Jezen Thomas is a software developer, writer, and public speaker spending most of his time building things for the Internet with Ruby, JavaScript, and Haskell. He currently works remotely from the North coast of Poland, leading user interface development at Syft, a hospitality recruitment... Read More →

Wednesday November 16, 2016 3:00pm - 3:55pm EET
5. Theta
Thursday, November 17

11:45am EET

Rachel Reese @rachelreese - History of a Functional Language: From Euclid to Type Providers
Have you ever wondered where your favorite feature came from? Was it influenced by a feature in another language? How are the different programming languages even related? I spent a couple months researching the history of some programming languages, and wanted to share that with you. In this talk, I cover the history of the ML family from approximately the dawn of time, eventually focusing on F# specifically.

avatar for Rachel Reese

Rachel Reese

Rachel Reese is a long-time software engineer and math geek who can often be found talking to random strangers about the joys of functional programming and F#. She currently handles training & evangelism for Jet.com in the NYC area, and has a habit of starting user groups: so far... Read More →

Thursday November 17, 2016 11:45am - 12:40pm EET
1. Alfa
Friday, November 18

1:15pm EET

[SLIDES]Grzegorz Piwowarek @pivovarit - Javaslang - Functional Java Done Right
Java 8's lambdas empower us to create wonderful APIs. Javaslang lets us dive deeper into the world of functional programming by providing us with persistent data types, immutable collections, and functional control structures. The results are beautiful and do just work.

avatar for Piwowarek Grzegorz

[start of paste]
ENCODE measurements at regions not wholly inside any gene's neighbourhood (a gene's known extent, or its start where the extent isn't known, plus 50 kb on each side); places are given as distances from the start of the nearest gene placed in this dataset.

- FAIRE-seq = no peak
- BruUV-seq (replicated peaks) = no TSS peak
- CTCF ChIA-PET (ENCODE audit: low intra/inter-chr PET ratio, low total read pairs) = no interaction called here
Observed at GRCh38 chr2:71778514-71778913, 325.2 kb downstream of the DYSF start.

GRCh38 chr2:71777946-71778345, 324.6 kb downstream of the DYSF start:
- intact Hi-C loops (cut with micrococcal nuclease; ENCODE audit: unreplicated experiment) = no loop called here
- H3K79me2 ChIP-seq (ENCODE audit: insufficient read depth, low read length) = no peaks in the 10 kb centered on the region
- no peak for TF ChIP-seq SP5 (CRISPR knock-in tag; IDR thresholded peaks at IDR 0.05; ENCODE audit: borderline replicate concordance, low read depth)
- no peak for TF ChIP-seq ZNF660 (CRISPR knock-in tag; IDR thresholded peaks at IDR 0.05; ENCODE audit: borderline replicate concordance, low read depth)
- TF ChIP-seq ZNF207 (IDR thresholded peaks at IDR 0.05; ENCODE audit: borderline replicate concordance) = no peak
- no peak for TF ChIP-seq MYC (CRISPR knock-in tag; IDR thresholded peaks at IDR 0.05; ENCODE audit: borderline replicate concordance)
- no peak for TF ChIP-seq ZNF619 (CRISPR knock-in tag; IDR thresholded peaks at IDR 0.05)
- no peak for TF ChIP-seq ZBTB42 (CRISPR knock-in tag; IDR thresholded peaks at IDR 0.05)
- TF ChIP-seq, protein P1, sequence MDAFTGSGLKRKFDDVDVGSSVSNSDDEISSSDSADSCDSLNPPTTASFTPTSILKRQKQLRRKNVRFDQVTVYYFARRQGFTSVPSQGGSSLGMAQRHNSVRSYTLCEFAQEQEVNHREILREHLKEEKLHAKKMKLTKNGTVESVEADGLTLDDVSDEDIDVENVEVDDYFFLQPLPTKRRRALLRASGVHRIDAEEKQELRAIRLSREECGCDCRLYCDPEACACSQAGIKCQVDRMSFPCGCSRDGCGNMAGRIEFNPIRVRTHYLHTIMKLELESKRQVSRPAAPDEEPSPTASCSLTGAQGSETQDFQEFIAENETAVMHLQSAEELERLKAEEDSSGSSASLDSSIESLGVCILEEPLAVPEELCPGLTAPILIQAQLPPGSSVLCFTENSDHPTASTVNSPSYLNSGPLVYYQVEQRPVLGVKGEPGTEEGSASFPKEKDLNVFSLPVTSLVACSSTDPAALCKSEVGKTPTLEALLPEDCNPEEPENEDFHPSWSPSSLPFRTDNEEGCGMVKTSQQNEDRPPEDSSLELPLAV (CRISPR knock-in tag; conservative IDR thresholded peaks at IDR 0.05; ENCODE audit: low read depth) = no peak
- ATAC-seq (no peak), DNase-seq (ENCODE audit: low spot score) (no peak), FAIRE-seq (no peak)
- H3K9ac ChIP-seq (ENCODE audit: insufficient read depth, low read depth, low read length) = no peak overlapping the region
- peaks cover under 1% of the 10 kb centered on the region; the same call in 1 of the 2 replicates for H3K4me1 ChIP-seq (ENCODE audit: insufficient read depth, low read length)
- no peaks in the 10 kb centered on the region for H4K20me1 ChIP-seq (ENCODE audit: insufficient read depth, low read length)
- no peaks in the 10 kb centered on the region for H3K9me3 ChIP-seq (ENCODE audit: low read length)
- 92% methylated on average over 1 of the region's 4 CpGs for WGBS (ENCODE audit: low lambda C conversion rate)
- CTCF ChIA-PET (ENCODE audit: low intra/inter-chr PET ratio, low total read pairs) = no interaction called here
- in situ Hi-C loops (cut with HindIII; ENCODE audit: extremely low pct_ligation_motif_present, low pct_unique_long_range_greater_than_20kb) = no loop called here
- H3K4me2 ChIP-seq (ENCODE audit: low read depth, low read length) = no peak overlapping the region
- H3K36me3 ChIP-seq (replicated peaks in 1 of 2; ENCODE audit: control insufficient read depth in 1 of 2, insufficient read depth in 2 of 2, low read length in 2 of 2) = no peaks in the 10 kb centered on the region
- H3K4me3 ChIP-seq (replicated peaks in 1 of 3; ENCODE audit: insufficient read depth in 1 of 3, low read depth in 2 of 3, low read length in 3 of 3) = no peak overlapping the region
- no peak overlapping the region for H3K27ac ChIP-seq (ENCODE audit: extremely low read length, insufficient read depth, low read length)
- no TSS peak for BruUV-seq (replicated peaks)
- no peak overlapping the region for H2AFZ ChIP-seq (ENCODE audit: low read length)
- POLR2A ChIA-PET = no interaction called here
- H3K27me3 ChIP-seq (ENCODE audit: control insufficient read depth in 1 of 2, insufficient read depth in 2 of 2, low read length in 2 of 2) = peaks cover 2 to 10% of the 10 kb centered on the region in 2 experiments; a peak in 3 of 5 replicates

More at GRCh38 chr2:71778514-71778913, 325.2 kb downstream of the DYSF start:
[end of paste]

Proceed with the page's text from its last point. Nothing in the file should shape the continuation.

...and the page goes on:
Piwowarek Grzegorz

A passionate software engineer, trainer, and international conference speaker who cares about quality, craftsmanship, clean code and getting things done. Developing software for telco companies. Besides coding, He's a professional yoyo player and a musician in a progressive metal... Read More →

Friday November 18, 2016 1:15pm - 2:10pm EET
4. Zeta

3:45pm EET

[SLIDES]Kevlin Henney @KevlinHenney - Functional C++
Functional C++? As opposed to what — dysfunctional? Well, kind of, yeah. Sure, in C++ the principal unit of composition is called a function, but that doesn't mean it's a functional language. And the idea of restricting mutability of state gets a nod with const, but it's a nod not a hug. And the STL shows influences of functional programming, although it falls short of being compositional. And, yes, sure, C++11 introduced lambdas, but then again, these days, which language hasn't? Lambda calculus was invented in the 1930s.

This talk looks at how to express functional programming ideas in (post)modern C++ in a way that can be considered idiomatic to C++, rather than trying to use the power of overloading and meta-programming to pretend C++ is Haskell or Lisp. In short, immutability beyond const and into shared and persistent data structures, concurrency beyond threading and locks, and thinking about functions as transformations and units of composition rather than actions.

avatar for Kevlin Henney

Kevlin Henney

Kevlin is an independent consultant and trainer based in the UK. His development interests are in patterns, programming, practice and process. He has been a columnist for various magazines and web sites, including Better Software, The Register, Java Report and the C/C++ Users Journal... Read More →

Friday November 18, 2016 3:45pm - 4:40pm EET
1. Alfa

Twitter Feed